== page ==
Third-degree heart block developed in an obese seven-year-old dog with adrenal cortical failure. After three days of extensive medial therapy and use of a temporary transvenous pacemaker, a transthoracic permanent pacemaker was implanted in the usual paracostal location. After two years of normal function, the pulse generator suddenly migrated to a ventral location in the flank and became surrounded by an abscess. Intermittent pacing failure ensued. Medical therapy with antibiotics failed to eliminate infection until the infected pacemaker and site were excised surgically. A new pacemaker was placed on the opposite side and functioned well for two months. Subsequent migration and rotation of the new pacemaker led to spiral twisting of the lead and dislodgment of the corkscrew electrode from the myocardium in a syndrome analogous to Twiddler's syndrome in man. The dog presently is 10 years old and asymptomatic with a nonpaced ventricular rhythm of 60 beats per minute and an usual chest radiograph.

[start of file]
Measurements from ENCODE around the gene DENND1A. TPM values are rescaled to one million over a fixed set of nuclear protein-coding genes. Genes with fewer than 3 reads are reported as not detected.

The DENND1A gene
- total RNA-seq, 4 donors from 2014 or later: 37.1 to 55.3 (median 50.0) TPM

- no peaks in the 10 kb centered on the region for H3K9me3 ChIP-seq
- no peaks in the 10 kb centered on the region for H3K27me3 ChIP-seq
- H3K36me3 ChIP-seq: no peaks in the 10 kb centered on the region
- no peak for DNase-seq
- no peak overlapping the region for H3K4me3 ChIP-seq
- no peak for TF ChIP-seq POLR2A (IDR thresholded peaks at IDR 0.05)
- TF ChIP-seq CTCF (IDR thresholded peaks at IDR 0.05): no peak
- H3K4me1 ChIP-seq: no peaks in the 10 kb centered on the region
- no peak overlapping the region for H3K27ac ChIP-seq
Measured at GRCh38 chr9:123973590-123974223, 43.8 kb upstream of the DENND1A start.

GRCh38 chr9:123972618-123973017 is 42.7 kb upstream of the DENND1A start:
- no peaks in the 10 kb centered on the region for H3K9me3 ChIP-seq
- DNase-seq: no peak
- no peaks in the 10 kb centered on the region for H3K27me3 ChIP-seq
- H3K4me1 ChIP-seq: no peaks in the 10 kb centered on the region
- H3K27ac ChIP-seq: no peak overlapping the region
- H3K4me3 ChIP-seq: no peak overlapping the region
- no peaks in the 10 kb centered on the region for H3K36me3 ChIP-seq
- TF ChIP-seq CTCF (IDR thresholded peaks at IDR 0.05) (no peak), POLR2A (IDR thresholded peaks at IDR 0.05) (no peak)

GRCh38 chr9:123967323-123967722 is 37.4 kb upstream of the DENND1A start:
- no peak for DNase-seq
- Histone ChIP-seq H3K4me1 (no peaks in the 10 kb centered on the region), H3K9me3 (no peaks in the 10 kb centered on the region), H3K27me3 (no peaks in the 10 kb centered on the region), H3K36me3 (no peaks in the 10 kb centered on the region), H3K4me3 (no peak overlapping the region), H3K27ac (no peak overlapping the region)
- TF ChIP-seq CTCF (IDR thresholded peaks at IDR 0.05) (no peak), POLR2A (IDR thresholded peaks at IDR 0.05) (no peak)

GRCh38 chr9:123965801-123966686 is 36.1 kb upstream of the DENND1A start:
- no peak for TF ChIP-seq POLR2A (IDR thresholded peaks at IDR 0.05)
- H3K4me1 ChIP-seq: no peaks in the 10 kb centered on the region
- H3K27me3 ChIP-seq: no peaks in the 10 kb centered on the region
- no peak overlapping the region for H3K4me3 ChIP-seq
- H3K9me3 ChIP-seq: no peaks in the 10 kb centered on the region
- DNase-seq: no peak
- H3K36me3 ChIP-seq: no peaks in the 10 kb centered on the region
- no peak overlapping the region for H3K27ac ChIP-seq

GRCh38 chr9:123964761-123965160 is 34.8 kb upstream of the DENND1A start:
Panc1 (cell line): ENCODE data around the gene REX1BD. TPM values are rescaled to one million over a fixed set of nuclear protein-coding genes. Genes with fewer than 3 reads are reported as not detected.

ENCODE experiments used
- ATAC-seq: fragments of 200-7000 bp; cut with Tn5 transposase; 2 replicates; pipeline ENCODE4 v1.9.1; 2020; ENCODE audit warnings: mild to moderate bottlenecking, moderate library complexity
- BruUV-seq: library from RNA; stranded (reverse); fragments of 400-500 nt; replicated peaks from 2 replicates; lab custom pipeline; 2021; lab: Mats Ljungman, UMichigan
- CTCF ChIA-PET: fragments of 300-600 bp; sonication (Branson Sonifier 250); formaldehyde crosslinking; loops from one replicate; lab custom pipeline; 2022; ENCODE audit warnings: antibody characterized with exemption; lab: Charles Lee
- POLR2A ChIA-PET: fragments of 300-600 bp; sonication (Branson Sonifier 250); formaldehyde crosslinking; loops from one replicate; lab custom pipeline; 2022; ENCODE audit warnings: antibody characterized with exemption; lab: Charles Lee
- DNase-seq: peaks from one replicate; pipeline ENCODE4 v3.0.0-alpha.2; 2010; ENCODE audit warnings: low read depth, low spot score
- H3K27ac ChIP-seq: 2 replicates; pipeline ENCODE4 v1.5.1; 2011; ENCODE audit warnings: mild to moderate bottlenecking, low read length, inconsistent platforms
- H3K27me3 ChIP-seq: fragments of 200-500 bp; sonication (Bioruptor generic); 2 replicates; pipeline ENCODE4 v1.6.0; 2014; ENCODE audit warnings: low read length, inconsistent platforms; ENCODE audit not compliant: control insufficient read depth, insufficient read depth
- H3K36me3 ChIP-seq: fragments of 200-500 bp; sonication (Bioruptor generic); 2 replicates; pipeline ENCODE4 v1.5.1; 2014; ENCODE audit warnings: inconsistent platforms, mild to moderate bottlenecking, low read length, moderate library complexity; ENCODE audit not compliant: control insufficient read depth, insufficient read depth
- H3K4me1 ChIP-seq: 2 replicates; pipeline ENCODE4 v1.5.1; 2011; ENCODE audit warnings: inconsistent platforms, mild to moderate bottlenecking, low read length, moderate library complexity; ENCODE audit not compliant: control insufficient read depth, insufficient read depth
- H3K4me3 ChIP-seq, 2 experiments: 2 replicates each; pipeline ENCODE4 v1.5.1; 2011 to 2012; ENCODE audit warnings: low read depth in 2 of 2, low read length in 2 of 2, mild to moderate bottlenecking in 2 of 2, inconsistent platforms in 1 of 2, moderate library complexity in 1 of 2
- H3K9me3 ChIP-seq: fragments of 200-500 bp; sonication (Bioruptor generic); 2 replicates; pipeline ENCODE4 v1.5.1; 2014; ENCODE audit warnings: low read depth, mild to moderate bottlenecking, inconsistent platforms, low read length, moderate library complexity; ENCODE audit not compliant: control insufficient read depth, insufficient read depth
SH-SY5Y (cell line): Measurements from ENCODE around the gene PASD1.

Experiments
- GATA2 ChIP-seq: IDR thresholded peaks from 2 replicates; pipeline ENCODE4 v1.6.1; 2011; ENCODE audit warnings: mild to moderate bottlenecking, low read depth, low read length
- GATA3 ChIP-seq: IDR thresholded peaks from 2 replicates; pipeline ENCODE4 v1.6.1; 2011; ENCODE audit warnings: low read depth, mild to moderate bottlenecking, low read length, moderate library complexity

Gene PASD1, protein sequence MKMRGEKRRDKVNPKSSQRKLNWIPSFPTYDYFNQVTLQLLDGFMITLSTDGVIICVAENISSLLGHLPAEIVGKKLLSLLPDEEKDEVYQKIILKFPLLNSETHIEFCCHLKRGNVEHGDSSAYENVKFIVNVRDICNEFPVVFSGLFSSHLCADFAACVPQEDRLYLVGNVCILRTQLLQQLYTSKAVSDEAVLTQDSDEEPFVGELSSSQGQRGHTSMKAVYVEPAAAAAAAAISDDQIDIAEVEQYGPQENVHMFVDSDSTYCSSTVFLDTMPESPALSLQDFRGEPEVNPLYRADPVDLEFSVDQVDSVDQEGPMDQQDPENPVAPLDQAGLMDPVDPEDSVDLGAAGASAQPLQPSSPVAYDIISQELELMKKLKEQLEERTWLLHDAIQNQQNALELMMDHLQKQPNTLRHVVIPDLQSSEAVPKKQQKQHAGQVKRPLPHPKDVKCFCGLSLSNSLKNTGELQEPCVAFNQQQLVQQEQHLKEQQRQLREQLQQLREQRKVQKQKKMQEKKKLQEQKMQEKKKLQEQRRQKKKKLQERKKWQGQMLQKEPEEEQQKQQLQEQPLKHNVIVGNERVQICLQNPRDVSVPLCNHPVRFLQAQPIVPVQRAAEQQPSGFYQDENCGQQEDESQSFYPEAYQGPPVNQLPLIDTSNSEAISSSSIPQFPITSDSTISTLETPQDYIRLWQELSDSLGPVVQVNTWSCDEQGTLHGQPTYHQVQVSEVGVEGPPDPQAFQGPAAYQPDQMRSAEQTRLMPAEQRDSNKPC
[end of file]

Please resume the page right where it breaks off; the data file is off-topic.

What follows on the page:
• Publication
    Spontaneous Arrhythmias and Conduction Disturbances in Domestic Animals
    (1965-09-08) Buchanan, James W